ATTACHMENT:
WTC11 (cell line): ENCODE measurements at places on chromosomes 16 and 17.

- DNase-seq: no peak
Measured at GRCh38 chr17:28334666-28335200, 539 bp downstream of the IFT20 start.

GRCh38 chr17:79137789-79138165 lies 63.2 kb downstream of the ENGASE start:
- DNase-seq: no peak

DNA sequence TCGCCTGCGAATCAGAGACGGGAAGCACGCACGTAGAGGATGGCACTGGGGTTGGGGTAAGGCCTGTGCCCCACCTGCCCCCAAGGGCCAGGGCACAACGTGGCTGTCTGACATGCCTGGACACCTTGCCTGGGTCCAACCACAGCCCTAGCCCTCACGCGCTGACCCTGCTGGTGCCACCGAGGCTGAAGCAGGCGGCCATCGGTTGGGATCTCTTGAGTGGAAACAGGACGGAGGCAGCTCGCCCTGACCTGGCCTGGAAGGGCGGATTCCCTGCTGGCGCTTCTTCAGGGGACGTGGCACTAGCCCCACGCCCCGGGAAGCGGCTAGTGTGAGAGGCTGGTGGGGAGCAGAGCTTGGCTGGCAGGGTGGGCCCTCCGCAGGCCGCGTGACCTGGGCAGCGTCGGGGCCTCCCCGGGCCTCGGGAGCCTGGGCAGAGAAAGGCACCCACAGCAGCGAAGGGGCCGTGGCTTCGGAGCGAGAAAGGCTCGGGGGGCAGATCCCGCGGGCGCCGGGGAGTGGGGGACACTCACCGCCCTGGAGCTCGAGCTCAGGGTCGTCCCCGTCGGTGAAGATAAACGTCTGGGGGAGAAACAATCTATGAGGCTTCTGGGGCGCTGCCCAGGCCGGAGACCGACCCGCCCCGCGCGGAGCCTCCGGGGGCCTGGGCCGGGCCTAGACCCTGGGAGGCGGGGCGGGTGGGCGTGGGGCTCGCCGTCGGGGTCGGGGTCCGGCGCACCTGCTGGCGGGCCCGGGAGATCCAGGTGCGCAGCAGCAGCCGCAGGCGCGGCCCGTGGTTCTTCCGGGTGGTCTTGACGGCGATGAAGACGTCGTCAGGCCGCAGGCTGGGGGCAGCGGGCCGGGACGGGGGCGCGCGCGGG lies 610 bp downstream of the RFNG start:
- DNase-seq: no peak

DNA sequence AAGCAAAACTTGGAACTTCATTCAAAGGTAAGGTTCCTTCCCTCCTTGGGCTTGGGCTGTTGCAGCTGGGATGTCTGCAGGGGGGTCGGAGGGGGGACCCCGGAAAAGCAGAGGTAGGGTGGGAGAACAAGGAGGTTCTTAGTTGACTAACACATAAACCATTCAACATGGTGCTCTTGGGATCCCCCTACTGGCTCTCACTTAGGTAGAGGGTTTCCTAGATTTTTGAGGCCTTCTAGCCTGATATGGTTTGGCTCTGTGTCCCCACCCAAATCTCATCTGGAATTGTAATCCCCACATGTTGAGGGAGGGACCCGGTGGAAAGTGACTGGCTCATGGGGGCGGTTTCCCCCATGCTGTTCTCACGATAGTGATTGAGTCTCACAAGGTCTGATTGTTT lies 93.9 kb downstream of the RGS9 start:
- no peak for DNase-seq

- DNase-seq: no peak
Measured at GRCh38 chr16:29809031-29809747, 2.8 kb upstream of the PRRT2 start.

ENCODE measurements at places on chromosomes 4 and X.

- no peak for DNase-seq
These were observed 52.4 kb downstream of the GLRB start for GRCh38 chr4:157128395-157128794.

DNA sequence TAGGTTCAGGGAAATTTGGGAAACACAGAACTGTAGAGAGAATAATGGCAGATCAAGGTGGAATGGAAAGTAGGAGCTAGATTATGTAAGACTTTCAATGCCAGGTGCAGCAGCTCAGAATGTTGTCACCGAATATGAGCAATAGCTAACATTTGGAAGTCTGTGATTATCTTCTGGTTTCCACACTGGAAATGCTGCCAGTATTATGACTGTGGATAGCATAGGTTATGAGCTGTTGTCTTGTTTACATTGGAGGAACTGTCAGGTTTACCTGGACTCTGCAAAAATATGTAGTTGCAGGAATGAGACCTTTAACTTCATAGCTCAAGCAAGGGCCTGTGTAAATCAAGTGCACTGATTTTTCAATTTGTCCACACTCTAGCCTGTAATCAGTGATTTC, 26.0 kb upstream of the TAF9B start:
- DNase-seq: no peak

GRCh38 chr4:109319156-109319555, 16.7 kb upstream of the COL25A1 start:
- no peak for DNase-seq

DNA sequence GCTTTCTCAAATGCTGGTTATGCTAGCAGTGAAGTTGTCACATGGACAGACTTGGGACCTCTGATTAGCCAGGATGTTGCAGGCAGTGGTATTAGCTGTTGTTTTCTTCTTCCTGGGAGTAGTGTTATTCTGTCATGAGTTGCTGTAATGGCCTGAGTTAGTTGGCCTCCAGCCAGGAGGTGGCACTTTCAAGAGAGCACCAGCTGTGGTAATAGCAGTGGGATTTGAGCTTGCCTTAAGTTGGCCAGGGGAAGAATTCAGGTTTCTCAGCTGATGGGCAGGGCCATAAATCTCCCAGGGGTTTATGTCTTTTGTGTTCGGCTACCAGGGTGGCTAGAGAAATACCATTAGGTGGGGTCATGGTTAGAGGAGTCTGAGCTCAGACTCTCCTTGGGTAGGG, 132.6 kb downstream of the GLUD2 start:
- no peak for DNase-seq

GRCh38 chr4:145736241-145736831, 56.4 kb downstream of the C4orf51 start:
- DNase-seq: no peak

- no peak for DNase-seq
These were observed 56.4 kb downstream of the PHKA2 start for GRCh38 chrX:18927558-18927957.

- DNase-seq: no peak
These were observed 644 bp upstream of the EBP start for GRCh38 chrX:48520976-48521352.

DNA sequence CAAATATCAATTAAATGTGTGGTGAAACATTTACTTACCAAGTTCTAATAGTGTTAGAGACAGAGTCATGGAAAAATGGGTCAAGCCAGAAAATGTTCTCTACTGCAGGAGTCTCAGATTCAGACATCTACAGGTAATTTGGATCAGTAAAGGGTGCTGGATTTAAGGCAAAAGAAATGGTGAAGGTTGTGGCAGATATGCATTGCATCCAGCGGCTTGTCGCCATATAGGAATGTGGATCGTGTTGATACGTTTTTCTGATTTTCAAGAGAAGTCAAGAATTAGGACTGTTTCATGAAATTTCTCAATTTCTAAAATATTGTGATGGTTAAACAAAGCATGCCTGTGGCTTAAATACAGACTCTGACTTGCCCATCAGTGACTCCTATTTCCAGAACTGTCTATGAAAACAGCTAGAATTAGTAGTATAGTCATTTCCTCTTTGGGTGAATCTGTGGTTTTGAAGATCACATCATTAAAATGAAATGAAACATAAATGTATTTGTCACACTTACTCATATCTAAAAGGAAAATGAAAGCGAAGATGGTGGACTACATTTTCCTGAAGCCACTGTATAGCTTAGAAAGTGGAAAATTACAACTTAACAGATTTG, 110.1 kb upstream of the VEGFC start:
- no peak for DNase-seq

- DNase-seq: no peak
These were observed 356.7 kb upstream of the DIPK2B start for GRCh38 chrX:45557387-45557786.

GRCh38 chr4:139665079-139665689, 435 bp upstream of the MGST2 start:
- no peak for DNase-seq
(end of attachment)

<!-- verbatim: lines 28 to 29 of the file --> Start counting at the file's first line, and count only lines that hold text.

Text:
- no peak for DNase-seq

- DNase-seq: no peak